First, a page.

2 oz Dry Red Wine (Merlot, Cabernet Sauvignon, Malbec…)

1 oz Orange Juice

1/2 oz Rometti Limoncello

Chopped fruit

Mix the wine with the orange juice and Rometti Limoncello, Add chopped fruit like oranges, apples, berries.


Rometti Featured on Daily Food & Wine

Just incase you missed it, Rometti Limoncello was reviewed and featured on Daily Food & Wine’s website by connoisseur Doug Singer.

Check out this article and more from Daily Food & Wine here.

Rometti Limoncello, and it’s Italian History

Cook N Bake French Series: Bouillabaisse A La Marseillaise

Rometti Limoncello - Cook N Bake French Series: Bouillabaisse

Last week we started out with a very simple yet delicious French cuisine dish, this week we’re elevating to something a little more complicated, a recipe from Marseille, la Bouillabaisse. Marseille is the second biggest city of France after Paris, the capital of the Provence-Alpes-Cote d’Azur region and the oldest city in France (it was founded by the Phoenicians in 600 BC)! Its economy has always evolved around the port, both for the trade and for the transportation. Today Marseille is one of the most visited cities in France because of its naturally beautiful landscapes and breathtaking coastal scenery, the art scene, the restaurants and the cafes that extend along the port.

La Bouillabaisse A La Marseillaise is a traditional dish similar to a seafood stew made with at least five kinds of fish (or seven, the more the better!), a classic Mediterranean recipe that originated from the lower class as a meal for the fishermen returning from their trips. Initially they used shellfish and rockfish that restaurants refused to serve, eventually, as the city developed in its richness, more ingredients were added to refine the recipe and the dish started to be served in restaurants for the upper class.
Like many other dishes, Bouillabaisse‘s rich flavor is the anthem for Summer, but since we’re almost at the end of Summer, we’re sure that its savory, garlicky, seafood and herbs combination will take you back to those sunny days with just one sip!

Ingredients (serves 6):

3 pounds of at least 3 different kinds of fish fillets, fresh or quick frozen (thaw first)

1/2 cup Olive oil

1-2 pounds of Oysters, clams, or mussels

1 cup cooked shrimp, crab, or lobster meat, or rock lobster tails

1 cup thinly sliced onions

4 Shallots, thinly sliced OR the white parts of 2 or 3 leeks, thinly sliced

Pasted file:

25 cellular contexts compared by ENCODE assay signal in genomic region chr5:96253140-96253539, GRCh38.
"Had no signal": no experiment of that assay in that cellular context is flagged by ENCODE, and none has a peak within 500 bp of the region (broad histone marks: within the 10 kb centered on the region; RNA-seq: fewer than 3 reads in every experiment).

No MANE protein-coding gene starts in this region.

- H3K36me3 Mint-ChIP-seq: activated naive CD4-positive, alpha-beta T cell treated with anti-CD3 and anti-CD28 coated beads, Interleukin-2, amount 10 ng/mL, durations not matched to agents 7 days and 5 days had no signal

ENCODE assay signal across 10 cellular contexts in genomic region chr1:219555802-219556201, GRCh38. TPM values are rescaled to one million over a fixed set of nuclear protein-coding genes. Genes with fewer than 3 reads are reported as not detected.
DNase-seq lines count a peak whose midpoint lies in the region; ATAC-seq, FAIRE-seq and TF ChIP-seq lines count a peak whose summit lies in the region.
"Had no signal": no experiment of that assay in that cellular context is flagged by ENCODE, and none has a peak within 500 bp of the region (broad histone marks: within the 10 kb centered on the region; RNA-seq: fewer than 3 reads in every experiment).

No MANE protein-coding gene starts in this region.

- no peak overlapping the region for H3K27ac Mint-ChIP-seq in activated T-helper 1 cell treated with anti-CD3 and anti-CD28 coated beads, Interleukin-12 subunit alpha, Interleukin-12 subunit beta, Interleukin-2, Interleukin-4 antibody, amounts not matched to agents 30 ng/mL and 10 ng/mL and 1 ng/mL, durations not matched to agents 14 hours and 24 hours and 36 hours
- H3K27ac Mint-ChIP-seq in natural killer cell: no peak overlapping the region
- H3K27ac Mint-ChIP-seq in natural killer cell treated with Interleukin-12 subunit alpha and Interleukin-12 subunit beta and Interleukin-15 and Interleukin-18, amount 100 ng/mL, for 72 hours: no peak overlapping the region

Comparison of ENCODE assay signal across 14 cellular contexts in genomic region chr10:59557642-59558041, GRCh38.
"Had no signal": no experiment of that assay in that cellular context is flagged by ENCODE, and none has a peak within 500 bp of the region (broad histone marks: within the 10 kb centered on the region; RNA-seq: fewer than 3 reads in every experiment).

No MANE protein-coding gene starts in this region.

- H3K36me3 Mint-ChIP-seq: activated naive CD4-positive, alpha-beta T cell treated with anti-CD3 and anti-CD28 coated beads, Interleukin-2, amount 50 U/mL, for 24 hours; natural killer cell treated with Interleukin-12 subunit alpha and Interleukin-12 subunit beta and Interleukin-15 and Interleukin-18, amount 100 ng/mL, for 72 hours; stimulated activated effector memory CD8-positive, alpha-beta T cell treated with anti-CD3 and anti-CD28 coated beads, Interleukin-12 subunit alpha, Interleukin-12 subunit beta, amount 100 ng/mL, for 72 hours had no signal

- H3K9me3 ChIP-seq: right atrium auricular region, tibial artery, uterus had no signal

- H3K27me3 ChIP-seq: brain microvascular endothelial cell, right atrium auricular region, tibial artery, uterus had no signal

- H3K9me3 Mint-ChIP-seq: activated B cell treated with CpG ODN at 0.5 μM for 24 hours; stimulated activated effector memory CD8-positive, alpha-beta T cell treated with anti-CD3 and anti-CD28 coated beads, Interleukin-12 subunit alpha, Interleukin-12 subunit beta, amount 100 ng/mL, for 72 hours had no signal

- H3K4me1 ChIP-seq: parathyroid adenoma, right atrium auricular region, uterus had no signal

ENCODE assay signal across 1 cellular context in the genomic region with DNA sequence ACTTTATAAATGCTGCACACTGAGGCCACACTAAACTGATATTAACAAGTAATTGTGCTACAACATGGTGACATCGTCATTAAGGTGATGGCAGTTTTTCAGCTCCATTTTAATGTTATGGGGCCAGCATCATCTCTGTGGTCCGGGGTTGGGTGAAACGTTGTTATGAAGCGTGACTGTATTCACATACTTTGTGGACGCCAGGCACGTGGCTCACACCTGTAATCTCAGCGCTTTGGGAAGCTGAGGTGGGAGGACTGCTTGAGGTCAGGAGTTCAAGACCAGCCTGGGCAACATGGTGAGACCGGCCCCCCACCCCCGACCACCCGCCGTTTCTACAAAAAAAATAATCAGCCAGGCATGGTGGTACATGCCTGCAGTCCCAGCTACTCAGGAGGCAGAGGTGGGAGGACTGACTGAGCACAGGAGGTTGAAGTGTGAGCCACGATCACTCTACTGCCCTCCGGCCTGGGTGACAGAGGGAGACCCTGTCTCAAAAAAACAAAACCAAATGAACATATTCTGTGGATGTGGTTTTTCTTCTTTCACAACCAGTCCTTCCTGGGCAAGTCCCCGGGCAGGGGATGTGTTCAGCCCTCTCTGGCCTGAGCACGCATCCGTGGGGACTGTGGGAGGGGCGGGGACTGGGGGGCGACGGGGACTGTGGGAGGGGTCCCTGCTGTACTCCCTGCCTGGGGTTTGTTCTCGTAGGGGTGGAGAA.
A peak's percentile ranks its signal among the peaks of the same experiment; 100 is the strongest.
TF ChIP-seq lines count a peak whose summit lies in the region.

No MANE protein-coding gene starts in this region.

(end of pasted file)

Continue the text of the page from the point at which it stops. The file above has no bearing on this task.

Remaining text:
2 cloves garlic, crushed

1 large tomato, chopped, or 1/2 cup canned tomatoes

1 sweet red pepper, chopped

4 stalks celery, thinly sliced

2-inch slice of fennel or 1 teaspoon of fennel seed

3 sprigs fresh thyme or 3/4 teaspoon dried thyme

1 bay leaf

2-3 whole cloves

Zest of half an orange

1/2 teaspoon powdered saffron

2 teaspoons salt

1/4 teaspoon freshly ground black pepper

1 cup clam juice or fish broth

2 Tbps lemon juice

2/3 cup white wine

Sliced French bread

Put 1/4 cup of olive oil in a large saucepan. Once it’s hot add and sauté for about a minute onions and shallots. Add the garlic and sweet red pepper, followed by tomato, celery, and fennel. Stir for a few minutes. Add another 1/4 cup of olive oil, thyme, bay leaf, cloves and orange zest. Cook until the onion is soft and golden.
Cut fish fillets into 2-inch pieces. Add them and 2 cups of water to the vegetable mixture . Bring to a boil and then simmer uncovered for 10 minutes (in French Bouillabaisse is a combination of the verbs bolhir, to boil, and abaissar, to reduce the heat). Add the rest of the seafood: oysters, clams, mussels, shrimp, crabmeat, lobster tails (you can choose other types of fish and shellfish as long as they are super fresh!).
Add saffron, salt and pepper. Add clam juice, lemon juice and white wine. Let it simmer and cook for 5 minutes longer.
Serve hot with a crisp slice of French bread, and..

Happy Hour Tuesday: Piña Colada Limoncello

Hello Rometti followers!

This week our Happy Hour Tuesday blog takes you to Puerto Rico with a sweet, creamy and delicious drink called Piña Colada Limoncello.
Piña Colada takes its name after two Spanish words: piña, “pineapple”, and colada, “strained”. It seems to have originated in Puerto Rico in 1954, by Ramon “Monchito” Marrero, bartender in the Caribe Hilton’s Beachcomber bar in San Juan. One of the ingredients, the coconut cream, was created the same year in the University of Puerto Rico. When Mr. Marrero was awarded for selling the three-millionth Piña Colada in 1978, Puerto Rico made it its official drink.
Piña Colada is a Summer drink (it’s not by chance that the first Piña Colada was sold on August 15, 1954) which will delight your palate. Its smooth and sweet taste is accentuated by the velvety texture of the coconut cream, and the tartness hint of the pineapple juice. The smoothness of the rum brings adds some warmth while blending in perfectly with the other ingredients. At last, the limoncello cream, which has a different citrusy sweetness, plays almost as an energy booster in the whole exotic mix.